Robert A. Heinlein wrote a brilliant (if perhaps a little bit dated, at this point) political primer called Take Back Your Government in which he makes a very compelling argument that 1) local politics matters, and 2) you should participate in, and vote for, the party, not the person, when it comes time for the general election.
I'd never heard a compelling argument for voting for the party as opposed to the person until I'd read this book. Heinlein's point is simple: your party's choice of candidates represents a compromise. You and your fellow local party members agree on many things, but not everything, and it's your points of agreement that form the foundation of choosing one candidate over another. This means that you will occasionally choose candidates with whom you agree less than other candidates, but that's the nature of the game. Once you get to the general election, you are in a very real sense obligated to vote for your party's candidate, if only because he or she represents the best compromise that you and your like-minded fellows could arrive at -- even if he or she wasn't *your* first choice. To not follow through and vote for your candidate is to reneg on your agreement with your fellow party members. It weakens your party, and the very structure of the political system within which you are working.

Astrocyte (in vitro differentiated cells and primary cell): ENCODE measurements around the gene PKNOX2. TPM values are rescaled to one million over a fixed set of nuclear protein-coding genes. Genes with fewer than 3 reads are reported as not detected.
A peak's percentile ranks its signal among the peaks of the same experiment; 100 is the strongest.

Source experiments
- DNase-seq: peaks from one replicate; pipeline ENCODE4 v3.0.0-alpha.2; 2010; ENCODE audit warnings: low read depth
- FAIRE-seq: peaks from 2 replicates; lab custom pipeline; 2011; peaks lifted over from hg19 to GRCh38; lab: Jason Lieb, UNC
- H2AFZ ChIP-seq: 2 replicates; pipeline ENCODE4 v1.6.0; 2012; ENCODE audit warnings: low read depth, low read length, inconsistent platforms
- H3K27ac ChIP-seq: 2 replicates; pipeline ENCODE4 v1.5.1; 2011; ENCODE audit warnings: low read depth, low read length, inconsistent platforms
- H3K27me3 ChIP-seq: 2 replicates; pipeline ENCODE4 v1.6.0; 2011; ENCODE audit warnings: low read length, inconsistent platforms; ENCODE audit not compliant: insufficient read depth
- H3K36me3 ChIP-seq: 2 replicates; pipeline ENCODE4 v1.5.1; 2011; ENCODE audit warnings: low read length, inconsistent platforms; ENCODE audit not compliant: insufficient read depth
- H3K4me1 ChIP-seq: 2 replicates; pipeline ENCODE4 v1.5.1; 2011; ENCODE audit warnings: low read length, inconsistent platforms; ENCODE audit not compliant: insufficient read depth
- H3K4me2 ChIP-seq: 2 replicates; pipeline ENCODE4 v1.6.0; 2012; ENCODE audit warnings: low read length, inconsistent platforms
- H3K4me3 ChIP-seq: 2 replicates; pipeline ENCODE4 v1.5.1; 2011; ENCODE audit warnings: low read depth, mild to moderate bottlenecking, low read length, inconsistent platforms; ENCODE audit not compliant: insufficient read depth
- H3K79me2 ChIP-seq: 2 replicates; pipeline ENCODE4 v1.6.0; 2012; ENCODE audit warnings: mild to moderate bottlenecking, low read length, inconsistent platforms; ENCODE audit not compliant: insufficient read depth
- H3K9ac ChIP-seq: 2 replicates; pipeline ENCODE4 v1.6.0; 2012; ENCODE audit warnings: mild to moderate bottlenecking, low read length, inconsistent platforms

Of course, each major party has its mobilized ideologues and its less impassioned (and more moderate) majority. The majority of Americans tend to be moderate, with their few "hotbuttons" ultimately determining which party they will tend to favor. If you are particularly concerned with abortion rights or the right to life, or the death penalty, or the right to bear arms, or whatever have you, it's pretty obvious which party you'll end up falling in line with, even if that party does not tend to share your views on other issues where you are more moderate.